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Gun Store Owner Fatally Shoots Armed Looter During Predawn Break-In

The store owner shot the armed intruder at least once in the head, Philadelphia Police Chief Inspector Scott Small said.

Philadelphia, PA – A gun shop owner fatally shot one of several looters who broke into his business and pointed a gun at him early Tuesday morning.

The altercation occurred at the Firing Line Inc. store in the 1500-block of Front Street at approximately 4:11 a.m., WNYW reported.

According to police, looters already tried to break into the business on Sunday night, so the shop owner stayed inside the building to guard it from further attempts.

He spotted the suspects breaking into the shop on his security cameras early Tuesday morning, then heard them coming up the steps, WNYW reported.

That’s when one of the suspects pointed a gun at him, Philadelphia Police Chief Inspector Scott Small told the news outlet.

“The store owner fired his own weapon, striking the one perpetrator at least one time in the head, and he collapsed, dropping his gun between his legs,” Chief Small said.

He was pronounced dead at the scene.

Police said they were working to identify the deceased suspect, who was described as a male in his 20s.

The suspect’s two or three accomplices fled from the business, WNYW reported.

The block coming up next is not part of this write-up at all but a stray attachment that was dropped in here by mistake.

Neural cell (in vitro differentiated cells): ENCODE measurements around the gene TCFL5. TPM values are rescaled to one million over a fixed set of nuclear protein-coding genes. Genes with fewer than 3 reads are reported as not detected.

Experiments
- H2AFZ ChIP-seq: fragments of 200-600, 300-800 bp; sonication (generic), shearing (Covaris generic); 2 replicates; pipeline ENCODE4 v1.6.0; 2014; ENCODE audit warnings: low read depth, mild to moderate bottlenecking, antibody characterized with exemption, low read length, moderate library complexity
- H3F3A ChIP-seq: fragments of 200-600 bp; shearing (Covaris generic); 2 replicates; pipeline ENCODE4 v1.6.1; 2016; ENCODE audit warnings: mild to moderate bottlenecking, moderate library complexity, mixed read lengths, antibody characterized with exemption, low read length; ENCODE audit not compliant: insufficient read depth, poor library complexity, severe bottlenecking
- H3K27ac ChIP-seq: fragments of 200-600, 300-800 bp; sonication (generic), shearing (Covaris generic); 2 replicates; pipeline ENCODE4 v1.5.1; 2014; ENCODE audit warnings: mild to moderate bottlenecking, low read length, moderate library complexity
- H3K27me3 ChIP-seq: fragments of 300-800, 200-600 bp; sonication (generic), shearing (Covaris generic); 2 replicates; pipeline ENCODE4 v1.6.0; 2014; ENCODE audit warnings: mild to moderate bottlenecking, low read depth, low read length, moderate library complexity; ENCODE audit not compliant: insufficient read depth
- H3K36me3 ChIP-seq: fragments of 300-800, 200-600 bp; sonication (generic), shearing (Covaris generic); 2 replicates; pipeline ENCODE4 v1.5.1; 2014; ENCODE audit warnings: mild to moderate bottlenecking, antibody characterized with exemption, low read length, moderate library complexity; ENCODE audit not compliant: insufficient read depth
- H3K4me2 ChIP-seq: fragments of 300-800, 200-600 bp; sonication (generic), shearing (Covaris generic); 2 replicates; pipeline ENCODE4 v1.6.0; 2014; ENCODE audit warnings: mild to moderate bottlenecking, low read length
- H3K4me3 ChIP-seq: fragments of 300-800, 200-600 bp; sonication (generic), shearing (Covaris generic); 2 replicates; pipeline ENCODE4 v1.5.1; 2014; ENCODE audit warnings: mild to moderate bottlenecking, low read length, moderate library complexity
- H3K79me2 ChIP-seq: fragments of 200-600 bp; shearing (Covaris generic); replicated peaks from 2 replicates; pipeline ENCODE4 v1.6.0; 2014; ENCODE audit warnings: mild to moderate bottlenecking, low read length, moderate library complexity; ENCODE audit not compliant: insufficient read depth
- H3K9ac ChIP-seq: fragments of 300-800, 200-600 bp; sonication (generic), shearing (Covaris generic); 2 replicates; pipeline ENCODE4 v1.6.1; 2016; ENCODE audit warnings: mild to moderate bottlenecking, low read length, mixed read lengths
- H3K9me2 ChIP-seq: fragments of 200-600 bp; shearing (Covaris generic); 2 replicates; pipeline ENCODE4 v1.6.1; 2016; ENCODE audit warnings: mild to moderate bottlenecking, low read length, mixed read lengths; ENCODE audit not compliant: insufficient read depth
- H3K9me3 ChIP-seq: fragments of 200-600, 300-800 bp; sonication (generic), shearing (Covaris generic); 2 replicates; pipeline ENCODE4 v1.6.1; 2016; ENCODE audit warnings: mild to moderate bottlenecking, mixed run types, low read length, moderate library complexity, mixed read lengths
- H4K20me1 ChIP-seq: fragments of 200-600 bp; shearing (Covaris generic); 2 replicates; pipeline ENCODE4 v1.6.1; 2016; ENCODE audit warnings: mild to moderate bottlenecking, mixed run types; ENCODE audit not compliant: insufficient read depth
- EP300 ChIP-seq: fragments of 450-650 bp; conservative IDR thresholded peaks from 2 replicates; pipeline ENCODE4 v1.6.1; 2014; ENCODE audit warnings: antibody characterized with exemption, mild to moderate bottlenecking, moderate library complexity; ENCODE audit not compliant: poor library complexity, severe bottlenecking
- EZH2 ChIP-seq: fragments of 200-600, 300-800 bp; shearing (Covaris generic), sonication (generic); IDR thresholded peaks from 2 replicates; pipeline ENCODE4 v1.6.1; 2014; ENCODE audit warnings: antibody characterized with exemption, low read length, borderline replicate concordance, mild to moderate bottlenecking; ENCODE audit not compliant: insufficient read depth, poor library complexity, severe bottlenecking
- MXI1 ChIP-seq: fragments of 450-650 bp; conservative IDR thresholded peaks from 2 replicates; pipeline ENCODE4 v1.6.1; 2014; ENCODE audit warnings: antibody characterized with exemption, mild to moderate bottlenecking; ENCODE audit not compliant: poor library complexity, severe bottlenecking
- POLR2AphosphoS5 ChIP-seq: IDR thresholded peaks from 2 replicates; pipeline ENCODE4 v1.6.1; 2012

Investigators later located one of the suspected looters at a local hospital.

He had been shot in the shoulder.

Police said they expect to connect him to the break in from the bullet from his shoulder, WNYW reported.

Investigators also recovered a pair of large bolt cutters at the scene of the shooting.

“The lock was actually cut off of the front gate, and then the side glass door to the property was completely smashed in,” Chief Small explained.

The rioting comes in the wake of the May 25 in-custody death of 46-year-old George Floyd in Minneapolis.

Former Minneapolis Police Officer Derek Chauvin was arrested on May 29 and charged with third-degree murder and second-degree manslaughter in connection with Floyd’s death during his arrest. His charges have since been upgraded to second-degree murder.

On June 3, former Minneapolis Police Officers Tou Thao, Thomas Lane, and J. Alexander Kueng were charged with aiding and abetting second-degree murder for their role in Floyd’s arrest.

The officers had responded to a call about a counterfeit $20 that Floyd had allegedly used to make a purchase at a deli.

Store employees pointed out the suspect to police and they arrested him.

The complaint used to charge Chauvin said Floyd actively resisted arrest and then fought being put in the back of a police car once he had been handcuffed.

Viral cell phone video showed then-Officer Chauvin and three other officers holding Floyd on the ground.

The video showed Officer Chauvin held his knee on Floyd’s neck for almost nine minutes, during which time the suspect lost consciousness.

Chauvin remained on Floyd’s neck for almost three minutes after he was unresponsive.